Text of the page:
When Ramadan ends and charity begins

ap_ramadan_charity_ss_jp_1208117_sshFor Muslims, Ramadan is a month of reflection. We are encouraged to enrich our knowledge of the faith in this Holy Month. In observing my 6th Ramadan as a balik-Islam, allow me to share my reflections on the faith and current issues that confront our world.

Ramadan is the 9th month of the Islamic Calendar when the Qur’an was believed to be revealed. In this month, fasting was commanded among believers for them to feel the material condition of poverty. The end of Ramadan is marked by the day of breaking of fast known in Arabic as Eid’l Fitr. Fasting is instrumental in encouraging the believers to perform the next pillar of Islam – Zakat or charity. (READ: Feast of Ramadan ends but not lessons of fasting)

These pillars of Islam highlight the central goal of the Qur’an to establish an ethical, egalitarian social order. Therefore, when the objective of the Qur’an has already been realized, Ramadan and Zakat should cease to exist. To accomplish the message that “wealth should not circulate only among the rich” (Surah Al Hashr 59:7), Zakat as a form of tax was then levied. It was imposed to fund the activities of a state. The main purpose of Zakat is to ensure equal distribution of wealth – the materialization of the Qur’an’s economic policy. Yet today, it seems that this higher purpose was forgotten as Zakatcame to be narrowly understood as a parochial tradition of alms-giving.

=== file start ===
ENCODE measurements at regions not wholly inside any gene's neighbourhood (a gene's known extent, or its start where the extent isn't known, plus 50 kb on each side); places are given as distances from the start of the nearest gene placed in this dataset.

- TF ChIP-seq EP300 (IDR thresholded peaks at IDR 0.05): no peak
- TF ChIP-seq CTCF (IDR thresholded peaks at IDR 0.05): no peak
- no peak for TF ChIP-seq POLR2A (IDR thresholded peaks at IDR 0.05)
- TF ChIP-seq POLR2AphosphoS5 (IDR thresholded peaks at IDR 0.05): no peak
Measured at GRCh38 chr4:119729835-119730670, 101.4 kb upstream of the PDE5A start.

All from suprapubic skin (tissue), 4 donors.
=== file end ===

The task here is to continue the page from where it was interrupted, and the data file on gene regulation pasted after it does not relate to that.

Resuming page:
Economic equality in the age of austerity

Prophet Muhammad reportedly said that one cannot be a believer unless he wants for his fellow what he wants for himself. Like other faith traditions, the embeddedness of the self in society cannot be more emphasized in Islam. Human action and piety (taqwā) then becomes meaningful only within a social context. This makes it incumbent upon believers to look at the present conditions in the exercise of their belief. A friend who grew up in the Middle East once shared that one cannot compare the spirit of giving in Saudi during the time of Ramadan.

Which led me to ask, after about a millennium and a half of practice, how near have we gone in closing the gap between the rich and the poor?

Zakat must not be seen only within the confines of giving food and cash to the homeless down the streets, but believers must go beyond and inquire on the structures that perpetuate such conditions and exercise collective piousness to eliminate these structures. How do states today perform their job in distributing resources and wealth to the people? A look into the current political and economic situation of the world must guide our conscience in performing Zakat today. The recent furor on the Greek debt crisis and the austerity measures imposed on the Greek people reminds us of the situation of most of the countries in the world.



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